Margaret Wheeler on the need for Ministers to properly anticipate the threat of a winter flu crisis
You know it’s serious when the Chair of NHS England, Sir Malcolm Grant is quoted as saying that the NHS is more scared than ever about the risks of a heavy flu season this winter.
Over the past few months, Australia and New Zealand have faced the worst flu season in at least 15 years, with cases rising on the previous year by around two and a half times. Back in the UK meanwhile, rising waiting lists, operations and A&E delays, and now the threat of the winter flu crisis as bad or even worse than that down under, have led to the government imposing an arbitrary, empty bed target for hospitals and local authorities.
On top of this, last week’s Healthwatch report expressed strong concerns at the sharp increase in the number of emergency hospital readmissions (29% within the first 48 hours); and warned that patients could be discharged unsafely before they are medically fit in the scramble to free up beds.
As the British Medical Association has emphasised, staffing and funding crises are exacerbated during the winter months - in part because ‘demand is so great all-year round that the system is unable to cope with a seasonable spike in demand’.
Labour has called for an urgent review into flu preparedness, and for emergency funding and contingency plans to ensure both hospitals and council social services can meet the increased pressures that a severe outbreak of flu would cause.There is also the added concern over the efficacy of this year‘s flu vaccination. These are free on the NHS for over 65s, pregnant women, small children, and people with long-term conditions like asthma. But last year’s year flu jabs were only effective in a third of the cases because of a mutation when the virus came to the northern hemisphere.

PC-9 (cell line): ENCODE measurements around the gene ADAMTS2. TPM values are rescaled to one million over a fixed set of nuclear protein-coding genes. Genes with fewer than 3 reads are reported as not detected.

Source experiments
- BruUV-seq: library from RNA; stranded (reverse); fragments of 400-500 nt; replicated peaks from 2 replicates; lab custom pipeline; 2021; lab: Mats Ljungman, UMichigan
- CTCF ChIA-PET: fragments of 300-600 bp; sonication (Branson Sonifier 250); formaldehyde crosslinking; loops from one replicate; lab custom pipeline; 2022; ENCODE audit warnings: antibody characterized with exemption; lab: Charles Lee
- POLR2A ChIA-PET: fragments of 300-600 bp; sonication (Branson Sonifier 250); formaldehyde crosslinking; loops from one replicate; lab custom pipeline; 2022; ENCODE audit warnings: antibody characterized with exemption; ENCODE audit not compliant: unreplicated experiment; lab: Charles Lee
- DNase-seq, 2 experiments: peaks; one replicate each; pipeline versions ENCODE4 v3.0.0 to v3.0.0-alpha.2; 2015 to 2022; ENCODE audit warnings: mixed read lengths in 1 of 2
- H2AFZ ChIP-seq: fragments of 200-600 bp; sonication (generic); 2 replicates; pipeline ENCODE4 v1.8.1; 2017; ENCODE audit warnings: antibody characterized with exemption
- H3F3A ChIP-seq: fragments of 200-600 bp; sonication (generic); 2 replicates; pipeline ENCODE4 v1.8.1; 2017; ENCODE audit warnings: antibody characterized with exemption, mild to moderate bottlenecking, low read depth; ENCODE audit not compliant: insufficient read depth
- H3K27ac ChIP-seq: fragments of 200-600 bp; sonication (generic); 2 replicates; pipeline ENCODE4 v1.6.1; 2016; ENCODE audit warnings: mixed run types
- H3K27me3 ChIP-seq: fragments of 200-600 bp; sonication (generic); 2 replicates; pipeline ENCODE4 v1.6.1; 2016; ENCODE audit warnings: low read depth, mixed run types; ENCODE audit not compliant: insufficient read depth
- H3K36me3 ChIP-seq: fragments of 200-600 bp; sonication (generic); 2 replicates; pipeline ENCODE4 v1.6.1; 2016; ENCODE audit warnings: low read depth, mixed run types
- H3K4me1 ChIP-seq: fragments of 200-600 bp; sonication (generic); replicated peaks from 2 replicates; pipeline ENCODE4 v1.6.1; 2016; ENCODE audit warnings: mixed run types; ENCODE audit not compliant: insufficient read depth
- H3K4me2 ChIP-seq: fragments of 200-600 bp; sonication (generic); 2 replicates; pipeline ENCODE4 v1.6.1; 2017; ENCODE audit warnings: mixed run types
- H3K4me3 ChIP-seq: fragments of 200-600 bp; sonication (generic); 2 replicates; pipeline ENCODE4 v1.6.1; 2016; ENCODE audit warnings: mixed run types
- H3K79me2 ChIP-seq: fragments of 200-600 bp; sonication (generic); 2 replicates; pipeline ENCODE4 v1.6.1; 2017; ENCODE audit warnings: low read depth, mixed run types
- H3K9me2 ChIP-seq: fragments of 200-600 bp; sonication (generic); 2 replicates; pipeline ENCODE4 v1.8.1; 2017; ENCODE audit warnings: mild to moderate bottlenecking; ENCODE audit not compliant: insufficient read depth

New research by Labour shows that over half a million over 65s will needlessly miss out on their vaccination this winter, as will almost 350,000 small children. All a result of Ministers repeatedly slashing flu vaccination publicity campaigns, along with huge regional inequalities among over 65s.
The Chief Medical Officer, Sally Davis has acknowledged that there could be similar problems this year with the efficacy of the vaccination but, as she has said, it’s our best hope! We strongly support the call for as many people as possible to get their flu jab, including NHS front line staff who come into contact with older people in the community, hospitals and care homes.
In the Lords today, I will press the government on its preparations for dealing with the anticipated rise in flu cases this winter. I will call for extra funding, and coherent plans and contingency arrangements across NHS trusts and local authorities in order to get to grip with what may be the worst outbreak in years.
Baroness Margaret Wheeler is a member of Labour’s Shadow Health team in the House of Lords
Published 30th October 2017